TORONTO—A three-floor, 114-bed hostel in Toronto that will open within the next couple of weeks could very well be the most energy efficient lodging establishment in North America. Incorporating solar thermal, solar photovoltaic, geothermal and heat capture technologies, the “low carbon” hostel will produce 75 percent fewer greenhouse gas emissions than a comparable building its size. The hostel’s name is the Planet Traveler and co-developer Tom Rand says the property is by far the best in class for hostels and was built to the standards of a boutique hotel.
The cost for the energy-saving systems was $200,000, just 5 percent of the building’s $4 million cost. Rand says energy savings in dollars will be greater than the loan amount on the $200,000. “I am making money from day one,” he says.
Planet Traveler is located in a hip, multicultural area of Toronto. The building at one time was two separate buildings. A refurbishment brought the two together. An extra half story was added. Given the hostel’s close location to other buildings, it was a challenge to put in the geothermal system. The City of Toronto allowed a city-owned laneway next to the building to be used for the pipes. Eight 400-foot holes were drilled and a mile of pipe installed. A glycol solution runs through the pipe. During the colder months, heat is drawn out of the ground and during the warmer months heat is pushed into the ground using a heat transfer process.
“Instead of producing heat, you are just moving heat,” Rand says. “It is a very old technology.”
No CFLs, Only LED Lighting
On the rooftop of the building, where there is also a bar for hostel guests, a 12-panel solar thermal system helps to heat water and a 4.5-kilowatt photovoltaic system provides a portion of the building’s electricity. Unlike most green hotels, no compact fluorescent bulbs are used. Only LED lighting illuminates the building’s interior and exterior. Rand says all of the LED lighting combined draws power equivalent to a four-slice toaster. Motion sensors keep interior lighting on only when needed.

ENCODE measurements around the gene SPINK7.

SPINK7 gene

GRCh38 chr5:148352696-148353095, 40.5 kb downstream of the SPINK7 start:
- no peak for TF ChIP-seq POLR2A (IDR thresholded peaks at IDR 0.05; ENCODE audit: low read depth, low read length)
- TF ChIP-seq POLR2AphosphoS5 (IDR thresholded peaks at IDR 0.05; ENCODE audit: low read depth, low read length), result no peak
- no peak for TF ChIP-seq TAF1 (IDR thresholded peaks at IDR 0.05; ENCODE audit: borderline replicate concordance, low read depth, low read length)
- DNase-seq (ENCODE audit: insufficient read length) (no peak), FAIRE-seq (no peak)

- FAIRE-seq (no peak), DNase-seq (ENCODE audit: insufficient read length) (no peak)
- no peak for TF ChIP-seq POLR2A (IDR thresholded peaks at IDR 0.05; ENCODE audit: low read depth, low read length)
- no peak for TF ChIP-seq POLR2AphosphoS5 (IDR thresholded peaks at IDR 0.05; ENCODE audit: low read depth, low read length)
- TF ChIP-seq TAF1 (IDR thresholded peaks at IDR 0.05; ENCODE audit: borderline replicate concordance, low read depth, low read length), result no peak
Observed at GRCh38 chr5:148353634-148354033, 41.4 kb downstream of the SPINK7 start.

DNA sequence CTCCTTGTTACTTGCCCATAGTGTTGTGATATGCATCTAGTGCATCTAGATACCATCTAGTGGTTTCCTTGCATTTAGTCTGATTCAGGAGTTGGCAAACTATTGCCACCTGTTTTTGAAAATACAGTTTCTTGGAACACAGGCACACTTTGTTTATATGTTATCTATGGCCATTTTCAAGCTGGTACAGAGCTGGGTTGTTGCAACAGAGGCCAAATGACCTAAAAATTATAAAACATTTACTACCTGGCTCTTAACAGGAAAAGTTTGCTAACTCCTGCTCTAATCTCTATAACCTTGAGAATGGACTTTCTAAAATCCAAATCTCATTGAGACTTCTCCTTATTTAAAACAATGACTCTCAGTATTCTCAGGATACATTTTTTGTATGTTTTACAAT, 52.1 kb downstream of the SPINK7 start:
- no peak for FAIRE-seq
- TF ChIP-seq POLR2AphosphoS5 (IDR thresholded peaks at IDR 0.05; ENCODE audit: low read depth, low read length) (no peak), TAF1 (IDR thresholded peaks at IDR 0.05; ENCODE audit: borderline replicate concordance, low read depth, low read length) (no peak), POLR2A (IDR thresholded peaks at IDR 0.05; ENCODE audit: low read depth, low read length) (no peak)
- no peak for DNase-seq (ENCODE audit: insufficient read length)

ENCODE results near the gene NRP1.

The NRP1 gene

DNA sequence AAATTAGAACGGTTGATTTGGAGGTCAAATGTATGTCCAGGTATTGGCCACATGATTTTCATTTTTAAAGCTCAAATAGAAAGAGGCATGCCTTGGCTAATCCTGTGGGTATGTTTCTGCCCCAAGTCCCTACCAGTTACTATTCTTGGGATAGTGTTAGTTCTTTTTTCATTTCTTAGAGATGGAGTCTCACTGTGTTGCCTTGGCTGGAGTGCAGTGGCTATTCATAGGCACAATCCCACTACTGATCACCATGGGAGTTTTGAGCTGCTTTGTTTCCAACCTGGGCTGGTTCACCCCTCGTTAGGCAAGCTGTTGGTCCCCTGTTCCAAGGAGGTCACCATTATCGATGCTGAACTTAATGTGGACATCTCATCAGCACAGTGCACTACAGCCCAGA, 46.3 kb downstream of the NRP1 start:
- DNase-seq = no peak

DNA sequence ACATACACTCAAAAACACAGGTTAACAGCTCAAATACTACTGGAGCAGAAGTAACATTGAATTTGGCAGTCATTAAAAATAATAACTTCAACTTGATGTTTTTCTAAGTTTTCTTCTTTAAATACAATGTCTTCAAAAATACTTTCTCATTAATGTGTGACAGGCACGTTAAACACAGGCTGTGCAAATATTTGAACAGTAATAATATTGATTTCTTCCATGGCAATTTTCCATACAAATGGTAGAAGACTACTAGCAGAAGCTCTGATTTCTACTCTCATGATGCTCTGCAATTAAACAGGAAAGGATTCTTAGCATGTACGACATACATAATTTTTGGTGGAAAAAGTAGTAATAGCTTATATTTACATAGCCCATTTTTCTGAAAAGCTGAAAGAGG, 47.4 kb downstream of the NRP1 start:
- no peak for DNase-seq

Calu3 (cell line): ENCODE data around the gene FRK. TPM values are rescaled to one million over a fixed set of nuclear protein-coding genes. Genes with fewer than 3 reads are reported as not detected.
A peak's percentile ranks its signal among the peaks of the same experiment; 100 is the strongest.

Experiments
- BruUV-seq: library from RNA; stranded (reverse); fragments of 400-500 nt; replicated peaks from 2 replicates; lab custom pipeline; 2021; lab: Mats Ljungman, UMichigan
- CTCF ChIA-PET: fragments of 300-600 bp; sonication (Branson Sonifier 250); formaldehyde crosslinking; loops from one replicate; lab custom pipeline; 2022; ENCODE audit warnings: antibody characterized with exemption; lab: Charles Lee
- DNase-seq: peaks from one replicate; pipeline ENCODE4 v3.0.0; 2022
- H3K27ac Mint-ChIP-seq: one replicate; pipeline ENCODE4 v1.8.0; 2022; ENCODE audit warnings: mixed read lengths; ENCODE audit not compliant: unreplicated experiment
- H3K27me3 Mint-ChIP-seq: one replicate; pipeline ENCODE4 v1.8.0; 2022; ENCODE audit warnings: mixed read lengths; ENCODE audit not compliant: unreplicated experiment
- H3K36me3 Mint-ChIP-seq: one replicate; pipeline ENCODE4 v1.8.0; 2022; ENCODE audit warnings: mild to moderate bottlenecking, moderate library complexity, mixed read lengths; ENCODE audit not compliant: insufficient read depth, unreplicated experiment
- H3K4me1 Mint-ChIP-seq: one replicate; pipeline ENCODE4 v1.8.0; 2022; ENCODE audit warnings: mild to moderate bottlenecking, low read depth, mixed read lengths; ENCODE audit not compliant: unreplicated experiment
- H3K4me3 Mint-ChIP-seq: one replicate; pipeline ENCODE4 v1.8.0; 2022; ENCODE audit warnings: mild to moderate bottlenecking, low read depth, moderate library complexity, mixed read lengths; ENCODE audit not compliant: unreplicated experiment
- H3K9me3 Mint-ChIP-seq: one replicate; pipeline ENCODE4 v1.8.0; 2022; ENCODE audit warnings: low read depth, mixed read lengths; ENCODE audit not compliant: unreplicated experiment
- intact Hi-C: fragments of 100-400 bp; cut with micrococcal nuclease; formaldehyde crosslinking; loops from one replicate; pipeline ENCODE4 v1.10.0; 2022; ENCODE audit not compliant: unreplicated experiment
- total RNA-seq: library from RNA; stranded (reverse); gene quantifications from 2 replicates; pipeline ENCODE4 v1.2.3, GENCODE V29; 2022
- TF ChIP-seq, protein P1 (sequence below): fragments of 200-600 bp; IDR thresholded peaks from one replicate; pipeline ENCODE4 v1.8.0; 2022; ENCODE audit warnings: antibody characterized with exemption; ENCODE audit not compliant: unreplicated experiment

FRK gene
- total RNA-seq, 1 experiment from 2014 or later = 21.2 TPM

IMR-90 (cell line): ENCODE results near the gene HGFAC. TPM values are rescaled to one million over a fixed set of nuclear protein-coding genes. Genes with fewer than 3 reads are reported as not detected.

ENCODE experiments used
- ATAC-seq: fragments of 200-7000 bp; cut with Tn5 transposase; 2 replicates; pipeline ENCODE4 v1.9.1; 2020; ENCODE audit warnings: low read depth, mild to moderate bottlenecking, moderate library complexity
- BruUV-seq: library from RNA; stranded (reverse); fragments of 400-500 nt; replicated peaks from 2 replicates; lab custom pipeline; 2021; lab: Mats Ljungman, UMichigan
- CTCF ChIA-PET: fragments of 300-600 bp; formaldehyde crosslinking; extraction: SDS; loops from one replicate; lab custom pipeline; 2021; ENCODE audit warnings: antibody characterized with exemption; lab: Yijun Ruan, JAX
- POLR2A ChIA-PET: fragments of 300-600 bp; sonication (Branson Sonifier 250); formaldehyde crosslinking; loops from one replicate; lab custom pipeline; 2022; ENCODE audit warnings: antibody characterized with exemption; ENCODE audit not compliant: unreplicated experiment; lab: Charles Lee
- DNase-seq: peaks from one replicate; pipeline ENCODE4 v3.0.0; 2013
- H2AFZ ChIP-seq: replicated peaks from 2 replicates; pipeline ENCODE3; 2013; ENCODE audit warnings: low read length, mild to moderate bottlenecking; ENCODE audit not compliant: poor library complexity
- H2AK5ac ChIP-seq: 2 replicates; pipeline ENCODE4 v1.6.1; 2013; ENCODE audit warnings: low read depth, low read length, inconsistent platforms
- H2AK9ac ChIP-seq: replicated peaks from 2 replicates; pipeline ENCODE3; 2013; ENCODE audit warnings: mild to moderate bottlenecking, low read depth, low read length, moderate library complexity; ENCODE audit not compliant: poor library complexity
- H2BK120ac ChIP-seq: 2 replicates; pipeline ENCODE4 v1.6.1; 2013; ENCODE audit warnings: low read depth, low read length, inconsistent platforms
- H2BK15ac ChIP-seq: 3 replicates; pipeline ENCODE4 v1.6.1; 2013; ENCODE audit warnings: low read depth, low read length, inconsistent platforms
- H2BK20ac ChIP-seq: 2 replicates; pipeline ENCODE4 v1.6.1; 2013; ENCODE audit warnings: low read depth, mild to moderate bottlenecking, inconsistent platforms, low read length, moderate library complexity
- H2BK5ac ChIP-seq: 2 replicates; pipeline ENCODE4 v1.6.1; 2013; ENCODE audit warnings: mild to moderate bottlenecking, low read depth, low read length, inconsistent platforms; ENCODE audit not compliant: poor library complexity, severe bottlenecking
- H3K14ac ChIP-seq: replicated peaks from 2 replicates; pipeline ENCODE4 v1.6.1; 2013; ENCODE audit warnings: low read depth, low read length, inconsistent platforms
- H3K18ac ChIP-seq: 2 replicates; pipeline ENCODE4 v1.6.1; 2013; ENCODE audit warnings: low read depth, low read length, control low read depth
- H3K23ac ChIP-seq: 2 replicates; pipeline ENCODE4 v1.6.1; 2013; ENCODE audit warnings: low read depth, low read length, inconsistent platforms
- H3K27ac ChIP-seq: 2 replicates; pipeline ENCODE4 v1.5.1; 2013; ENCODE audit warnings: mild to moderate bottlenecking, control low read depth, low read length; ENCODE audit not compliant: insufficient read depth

One of the most interesting technologies in the hostel is a . Each copper wastewater pipe is surrounded by Power-Pipe—copper tubing that captures heat from the wastewater. As hot water goes down the drain, heat is transferred to the incoming water. Each Power-Pipe is connected to six showers.
Rand’s partner on the project is Anthony Aarts. It was Aarts who approached Rand, author of the book, “Kick the Fossil Fuel Habit: Ten Clean Technologies to Save Our World,” about becoming a financial partner in the hostel. Rand, who is a successful entrepreneur, liked the idea of trying to put together a low-carbon building.
The Planet Traveler goes beyond LEED Platinum when it comes to reducing a building’s carbon impact.
“I am not interested in LEED,” Rand says. “It is a dangerous distraction. I am showing you can hit the 75 percent [carbon reduction] mark easily without pursuing LEED. LEED does not go far enough when it comes to energy.”
Rand emphasizes that technologies such as geothermal, solar thermal and solar photovoltaic systems, etc. should be considered low hanging fruit.
“If you are not dealing with carbon, nothing else really matters,” he says.
Glenn Hasek can be reached at firstname.lastname@example.org.